The Temple of Venus was originally planned as a chapel, but later housed a small art gallery until the paintings were removed at the beginning of the war. The Hall was billeted by troops in the second world war. Although it was re inhabited by the de Lisle's in 1955, in May 1964 it was pulled down by the present owner and the masonry was used to build the motorway. The summer-house with pedimentoed portico had been destroyed during the war. One of the gateways, after Inigo Jones, survives today.

Despite being on the Loughborough side of the motorway, Garendon Park has always had closer links with Shepshed. It was the venue for annual 'treats' and Sunday school outings, and during the war local girls would walk out along the Coach Road with soldiers based in the Park.

Although the motorway took a route along the western edge of the Park, it did cut through Home Covert wood, isolating the Lodge at Cow Hill on the edge of Shepshed. An older lodge (1847) is close to Snell's Nook on the Ashby Road and another on the Loughborough Road in Hathern. The Coach Road into the Park from Shepshed is still usable under a motorway bridge. The Red Arch (or Bavarian Gate), built in 1838 by William Railton, is the finest gate to the Park and is found at the intersection of paths between the Hathern Drive, the Back Lane from Loughborough and Butthole Lane from Shepshed.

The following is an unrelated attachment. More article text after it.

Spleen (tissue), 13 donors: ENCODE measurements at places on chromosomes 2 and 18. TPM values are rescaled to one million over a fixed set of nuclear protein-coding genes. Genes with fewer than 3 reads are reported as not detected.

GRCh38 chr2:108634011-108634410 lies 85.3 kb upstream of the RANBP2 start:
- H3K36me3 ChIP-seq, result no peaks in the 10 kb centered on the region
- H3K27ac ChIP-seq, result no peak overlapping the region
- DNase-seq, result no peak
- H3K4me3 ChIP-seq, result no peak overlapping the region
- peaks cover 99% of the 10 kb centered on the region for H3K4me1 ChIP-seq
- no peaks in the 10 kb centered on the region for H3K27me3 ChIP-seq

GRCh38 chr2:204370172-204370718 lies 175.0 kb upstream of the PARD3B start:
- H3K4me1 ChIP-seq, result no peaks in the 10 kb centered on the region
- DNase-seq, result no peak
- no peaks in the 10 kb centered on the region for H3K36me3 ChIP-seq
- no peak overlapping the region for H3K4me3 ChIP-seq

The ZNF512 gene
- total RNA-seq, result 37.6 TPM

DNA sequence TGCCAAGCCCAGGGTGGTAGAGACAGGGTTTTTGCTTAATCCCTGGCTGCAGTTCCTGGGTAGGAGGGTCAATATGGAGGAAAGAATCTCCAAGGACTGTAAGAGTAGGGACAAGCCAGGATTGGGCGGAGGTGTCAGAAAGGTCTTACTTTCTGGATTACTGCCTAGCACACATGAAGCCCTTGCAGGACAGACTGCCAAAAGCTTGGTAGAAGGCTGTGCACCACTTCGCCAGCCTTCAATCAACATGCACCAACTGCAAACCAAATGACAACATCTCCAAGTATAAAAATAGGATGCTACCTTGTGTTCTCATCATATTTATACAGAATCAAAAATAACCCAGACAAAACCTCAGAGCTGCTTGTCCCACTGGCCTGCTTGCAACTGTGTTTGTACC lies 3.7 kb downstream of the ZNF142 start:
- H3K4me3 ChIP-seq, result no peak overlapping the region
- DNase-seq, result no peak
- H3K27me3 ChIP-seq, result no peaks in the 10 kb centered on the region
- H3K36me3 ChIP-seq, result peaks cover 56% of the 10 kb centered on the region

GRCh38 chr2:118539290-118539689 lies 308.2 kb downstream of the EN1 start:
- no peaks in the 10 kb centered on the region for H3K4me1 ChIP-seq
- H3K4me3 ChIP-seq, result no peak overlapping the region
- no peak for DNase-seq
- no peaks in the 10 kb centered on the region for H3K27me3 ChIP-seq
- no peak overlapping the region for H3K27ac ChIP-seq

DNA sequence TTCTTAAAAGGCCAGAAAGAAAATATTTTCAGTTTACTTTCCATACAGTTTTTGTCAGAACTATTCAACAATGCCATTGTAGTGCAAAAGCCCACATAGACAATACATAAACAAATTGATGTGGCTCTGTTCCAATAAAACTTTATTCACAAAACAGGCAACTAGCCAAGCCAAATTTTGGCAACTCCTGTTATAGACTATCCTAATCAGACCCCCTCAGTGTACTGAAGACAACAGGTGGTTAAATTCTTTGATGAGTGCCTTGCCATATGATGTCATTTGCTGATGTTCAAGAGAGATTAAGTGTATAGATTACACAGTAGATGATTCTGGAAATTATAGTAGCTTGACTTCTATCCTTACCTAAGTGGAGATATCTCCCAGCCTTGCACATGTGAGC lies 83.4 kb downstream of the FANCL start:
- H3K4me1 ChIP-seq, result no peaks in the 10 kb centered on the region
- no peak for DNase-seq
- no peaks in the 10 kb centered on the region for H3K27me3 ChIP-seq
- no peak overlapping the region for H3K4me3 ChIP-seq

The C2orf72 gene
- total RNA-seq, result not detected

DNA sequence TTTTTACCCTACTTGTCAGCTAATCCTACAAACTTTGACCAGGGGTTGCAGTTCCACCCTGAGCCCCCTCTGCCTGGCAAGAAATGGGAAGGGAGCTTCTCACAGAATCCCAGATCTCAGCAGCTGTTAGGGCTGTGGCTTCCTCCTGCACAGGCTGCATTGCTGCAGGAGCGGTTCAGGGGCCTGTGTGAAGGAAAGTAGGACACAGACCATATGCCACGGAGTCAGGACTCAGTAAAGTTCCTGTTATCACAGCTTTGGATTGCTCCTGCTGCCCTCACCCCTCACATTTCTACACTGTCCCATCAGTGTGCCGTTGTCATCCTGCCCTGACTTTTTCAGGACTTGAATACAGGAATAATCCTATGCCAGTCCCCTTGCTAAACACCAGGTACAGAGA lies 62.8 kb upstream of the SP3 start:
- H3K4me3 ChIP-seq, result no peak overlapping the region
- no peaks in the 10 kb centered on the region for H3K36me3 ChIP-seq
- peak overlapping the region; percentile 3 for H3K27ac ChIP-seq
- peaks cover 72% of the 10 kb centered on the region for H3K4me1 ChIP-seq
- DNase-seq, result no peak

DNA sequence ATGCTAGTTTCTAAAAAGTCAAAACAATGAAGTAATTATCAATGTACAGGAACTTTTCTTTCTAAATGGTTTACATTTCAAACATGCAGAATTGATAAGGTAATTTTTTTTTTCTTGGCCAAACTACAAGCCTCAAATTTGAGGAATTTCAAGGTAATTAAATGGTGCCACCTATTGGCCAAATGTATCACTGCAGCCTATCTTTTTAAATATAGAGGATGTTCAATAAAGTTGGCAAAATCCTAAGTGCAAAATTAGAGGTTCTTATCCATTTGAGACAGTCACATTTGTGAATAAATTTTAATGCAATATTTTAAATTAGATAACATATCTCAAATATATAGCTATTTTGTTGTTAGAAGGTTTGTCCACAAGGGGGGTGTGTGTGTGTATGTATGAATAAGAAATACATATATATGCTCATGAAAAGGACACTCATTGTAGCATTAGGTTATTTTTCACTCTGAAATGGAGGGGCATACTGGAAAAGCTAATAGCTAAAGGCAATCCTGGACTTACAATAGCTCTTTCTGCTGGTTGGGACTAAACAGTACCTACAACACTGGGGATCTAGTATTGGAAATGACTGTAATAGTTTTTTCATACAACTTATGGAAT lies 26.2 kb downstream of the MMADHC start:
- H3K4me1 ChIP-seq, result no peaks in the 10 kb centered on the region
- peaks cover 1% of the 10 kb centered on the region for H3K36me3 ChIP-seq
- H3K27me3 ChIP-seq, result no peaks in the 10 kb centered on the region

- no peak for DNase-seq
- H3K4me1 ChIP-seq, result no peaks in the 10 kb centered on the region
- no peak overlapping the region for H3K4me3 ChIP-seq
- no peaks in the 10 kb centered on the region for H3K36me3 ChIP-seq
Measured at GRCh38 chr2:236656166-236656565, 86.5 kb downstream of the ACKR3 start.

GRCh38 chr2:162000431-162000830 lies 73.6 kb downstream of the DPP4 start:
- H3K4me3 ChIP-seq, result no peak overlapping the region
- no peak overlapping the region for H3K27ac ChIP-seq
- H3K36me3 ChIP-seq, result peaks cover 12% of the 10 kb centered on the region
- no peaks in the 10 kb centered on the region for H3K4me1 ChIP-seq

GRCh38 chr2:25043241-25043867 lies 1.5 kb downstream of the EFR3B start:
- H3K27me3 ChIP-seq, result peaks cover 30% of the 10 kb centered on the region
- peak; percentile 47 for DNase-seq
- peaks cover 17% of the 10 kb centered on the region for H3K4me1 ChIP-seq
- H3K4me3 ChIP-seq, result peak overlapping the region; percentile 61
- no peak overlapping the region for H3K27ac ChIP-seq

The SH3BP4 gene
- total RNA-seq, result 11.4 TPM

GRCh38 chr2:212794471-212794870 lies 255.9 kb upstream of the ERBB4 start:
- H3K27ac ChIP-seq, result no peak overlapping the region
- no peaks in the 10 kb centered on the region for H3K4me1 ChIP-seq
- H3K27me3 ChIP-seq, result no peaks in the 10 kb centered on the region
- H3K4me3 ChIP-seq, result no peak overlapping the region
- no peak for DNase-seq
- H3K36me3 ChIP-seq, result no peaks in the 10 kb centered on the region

In the last century the park within its ancient granite wall was set down as a deer park, with fallow deer for hunting. The deer are gone but the walls remain and these, along with the monuments, dovecote and barn, are protected by DETR listing. Garendon Park is a Grade II historic Park defined under the Historic and Ancient Monuments Act by English Heritage. In 1932 the Deer Park was proposed by the Leicestershire Regional Town Planning group as a suitable open space to match Bradgate Park and raise the provision of recreational land in the north of the County.

Garendon Park is the breeding and feeding ground to many birds, from the tiniest Goldcrest to the largest Grey Heron. It is also home to many animals and rodents, timid of humans or nocturnal of nature.

One of the Borough's finest ancient parklands, Garendon Park lies next to Thorpe Acre in Loughborough. The ‘Sustrans’ Millennium Cycleway from Inverness to Dover will pass by on its way from Shepshed to Loughborough. The County Council have included the estate in their Waymarking 2000 scheme to identify the public rights of way. The Thorpe Acre 2000 group is improving walks from Thorpe Acre village.

Various books, newspaper articles and photographs are available in Loughhborough Local History Library, Granby Street.

Max Hunt, Winter 1998

See also "The Cistercian Abbey of St Mary, Garendon", Wallace Humphrey ISBN 0 946207 01 1 © 1982 (LCC Library 726.7 0946207011 1 852 DE)

Development proposals are constantly circulating in the local papers. Both the Deer Park and the Estate should not be built on under current planning policies.

There is no doubt that the Garendon Estate will remain a development option for the foreseeable future, even though it is designated 'Green Wedge'. The Park, as opoosed to the estate as a whole, is a rather more secure because it is registered as a Historic Garden and has listed monuments upon it. Growth brings many benefits but it will certainly put more pressure for housing development. Careful judgement will be needed in the future.

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Last updated December 1999